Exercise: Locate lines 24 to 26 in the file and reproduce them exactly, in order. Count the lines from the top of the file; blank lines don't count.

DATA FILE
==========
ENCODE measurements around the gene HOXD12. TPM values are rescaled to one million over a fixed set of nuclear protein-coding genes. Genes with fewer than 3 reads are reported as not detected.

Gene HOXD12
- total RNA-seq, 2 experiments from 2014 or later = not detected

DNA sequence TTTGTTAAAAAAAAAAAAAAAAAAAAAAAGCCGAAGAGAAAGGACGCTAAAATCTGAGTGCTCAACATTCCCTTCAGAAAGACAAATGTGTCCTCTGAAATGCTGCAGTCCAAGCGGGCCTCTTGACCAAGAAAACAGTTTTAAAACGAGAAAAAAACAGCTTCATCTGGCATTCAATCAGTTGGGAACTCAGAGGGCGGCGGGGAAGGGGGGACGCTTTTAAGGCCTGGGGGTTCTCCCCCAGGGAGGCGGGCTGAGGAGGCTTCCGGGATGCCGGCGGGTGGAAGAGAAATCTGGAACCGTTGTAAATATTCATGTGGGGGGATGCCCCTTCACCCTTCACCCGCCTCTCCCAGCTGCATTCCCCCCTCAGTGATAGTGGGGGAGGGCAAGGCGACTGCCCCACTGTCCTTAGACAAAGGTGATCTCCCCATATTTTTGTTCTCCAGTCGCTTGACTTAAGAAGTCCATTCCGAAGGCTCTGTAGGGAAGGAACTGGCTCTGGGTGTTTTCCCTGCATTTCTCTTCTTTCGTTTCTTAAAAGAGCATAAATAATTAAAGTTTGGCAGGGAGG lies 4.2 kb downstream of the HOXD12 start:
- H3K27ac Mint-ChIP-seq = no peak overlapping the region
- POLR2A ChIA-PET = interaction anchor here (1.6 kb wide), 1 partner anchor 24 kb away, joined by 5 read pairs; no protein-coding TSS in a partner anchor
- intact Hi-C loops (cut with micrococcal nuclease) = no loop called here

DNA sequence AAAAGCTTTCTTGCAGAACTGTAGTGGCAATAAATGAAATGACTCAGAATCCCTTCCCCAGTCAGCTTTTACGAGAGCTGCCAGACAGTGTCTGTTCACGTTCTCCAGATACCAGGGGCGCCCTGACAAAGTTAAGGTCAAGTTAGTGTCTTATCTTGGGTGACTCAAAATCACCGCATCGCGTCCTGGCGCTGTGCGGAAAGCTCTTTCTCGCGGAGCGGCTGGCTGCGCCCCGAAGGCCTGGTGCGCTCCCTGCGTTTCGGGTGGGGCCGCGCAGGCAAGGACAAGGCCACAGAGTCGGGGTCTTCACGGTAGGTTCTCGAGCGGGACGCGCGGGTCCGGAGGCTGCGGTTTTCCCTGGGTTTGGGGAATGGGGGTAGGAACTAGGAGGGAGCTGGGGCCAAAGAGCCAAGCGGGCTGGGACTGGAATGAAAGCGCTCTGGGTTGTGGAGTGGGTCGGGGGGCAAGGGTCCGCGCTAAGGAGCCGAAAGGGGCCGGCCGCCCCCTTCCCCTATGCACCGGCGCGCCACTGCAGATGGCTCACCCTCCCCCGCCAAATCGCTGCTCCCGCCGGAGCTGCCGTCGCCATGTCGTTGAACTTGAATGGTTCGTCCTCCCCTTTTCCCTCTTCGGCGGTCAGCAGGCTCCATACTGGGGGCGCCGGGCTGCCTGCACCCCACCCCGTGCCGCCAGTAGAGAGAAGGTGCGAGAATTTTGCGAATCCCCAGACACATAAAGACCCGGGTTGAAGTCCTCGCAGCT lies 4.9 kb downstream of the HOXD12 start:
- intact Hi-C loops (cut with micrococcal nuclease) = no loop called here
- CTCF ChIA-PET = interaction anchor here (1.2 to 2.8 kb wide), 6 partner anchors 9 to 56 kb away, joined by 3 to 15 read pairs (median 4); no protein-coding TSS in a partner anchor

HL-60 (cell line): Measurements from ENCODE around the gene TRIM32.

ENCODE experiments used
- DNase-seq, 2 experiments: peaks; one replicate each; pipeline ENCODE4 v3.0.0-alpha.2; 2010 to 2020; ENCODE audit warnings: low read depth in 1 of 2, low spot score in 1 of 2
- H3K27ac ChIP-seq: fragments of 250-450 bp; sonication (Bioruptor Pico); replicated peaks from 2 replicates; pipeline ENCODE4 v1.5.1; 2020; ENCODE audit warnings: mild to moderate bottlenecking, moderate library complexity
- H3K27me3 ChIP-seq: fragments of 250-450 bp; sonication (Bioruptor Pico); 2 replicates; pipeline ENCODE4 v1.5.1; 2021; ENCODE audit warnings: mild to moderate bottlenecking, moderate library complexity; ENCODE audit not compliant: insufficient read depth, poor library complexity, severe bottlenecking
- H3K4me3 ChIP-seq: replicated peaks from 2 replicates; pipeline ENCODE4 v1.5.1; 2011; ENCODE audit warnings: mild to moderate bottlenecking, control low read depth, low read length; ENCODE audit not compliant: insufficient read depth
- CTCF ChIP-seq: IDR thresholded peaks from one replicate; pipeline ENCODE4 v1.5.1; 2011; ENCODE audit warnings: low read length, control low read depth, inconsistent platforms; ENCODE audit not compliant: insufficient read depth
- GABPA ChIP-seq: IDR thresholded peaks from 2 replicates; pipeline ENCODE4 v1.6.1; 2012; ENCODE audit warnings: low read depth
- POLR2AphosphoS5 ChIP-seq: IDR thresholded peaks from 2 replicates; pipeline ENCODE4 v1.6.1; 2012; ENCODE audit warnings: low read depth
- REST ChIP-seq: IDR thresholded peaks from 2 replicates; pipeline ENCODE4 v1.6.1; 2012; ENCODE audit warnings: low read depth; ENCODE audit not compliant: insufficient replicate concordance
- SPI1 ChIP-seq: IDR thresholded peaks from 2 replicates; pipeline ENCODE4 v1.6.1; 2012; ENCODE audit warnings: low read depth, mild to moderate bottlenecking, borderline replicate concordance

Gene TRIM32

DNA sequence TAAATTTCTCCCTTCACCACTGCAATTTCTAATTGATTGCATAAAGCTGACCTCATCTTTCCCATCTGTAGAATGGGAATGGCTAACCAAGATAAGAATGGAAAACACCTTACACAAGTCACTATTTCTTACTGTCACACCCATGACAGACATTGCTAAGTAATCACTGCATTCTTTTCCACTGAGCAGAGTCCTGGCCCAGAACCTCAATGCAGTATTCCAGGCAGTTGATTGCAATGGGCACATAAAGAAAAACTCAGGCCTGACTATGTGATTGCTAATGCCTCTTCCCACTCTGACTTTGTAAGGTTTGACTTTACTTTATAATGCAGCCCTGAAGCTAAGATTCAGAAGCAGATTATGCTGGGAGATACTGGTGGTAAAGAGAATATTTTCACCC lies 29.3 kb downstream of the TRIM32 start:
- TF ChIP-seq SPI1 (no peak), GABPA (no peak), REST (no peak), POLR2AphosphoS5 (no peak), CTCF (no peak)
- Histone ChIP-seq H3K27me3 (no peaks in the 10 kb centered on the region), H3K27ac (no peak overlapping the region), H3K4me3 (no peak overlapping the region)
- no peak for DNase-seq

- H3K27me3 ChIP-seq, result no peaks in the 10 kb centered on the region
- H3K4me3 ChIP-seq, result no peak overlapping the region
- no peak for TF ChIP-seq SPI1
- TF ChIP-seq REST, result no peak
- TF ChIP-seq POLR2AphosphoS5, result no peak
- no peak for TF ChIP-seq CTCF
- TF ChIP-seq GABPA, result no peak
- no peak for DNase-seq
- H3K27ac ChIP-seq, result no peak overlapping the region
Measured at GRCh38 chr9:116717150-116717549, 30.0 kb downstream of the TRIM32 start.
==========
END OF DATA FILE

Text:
- TF ChIP-seq SPI1 (no peak), GABPA (no peak), REST (no peak), POLR2AphosphoS5 (no peak), CTCF (no peak)
- Histone ChIP-seq H3K27me3 (no peaks in the 10 kb centered on the region), H3K27ac (no peak overlapping the region), H3K4me3 (no peak overlapping the region)
- no peak for DNase-seq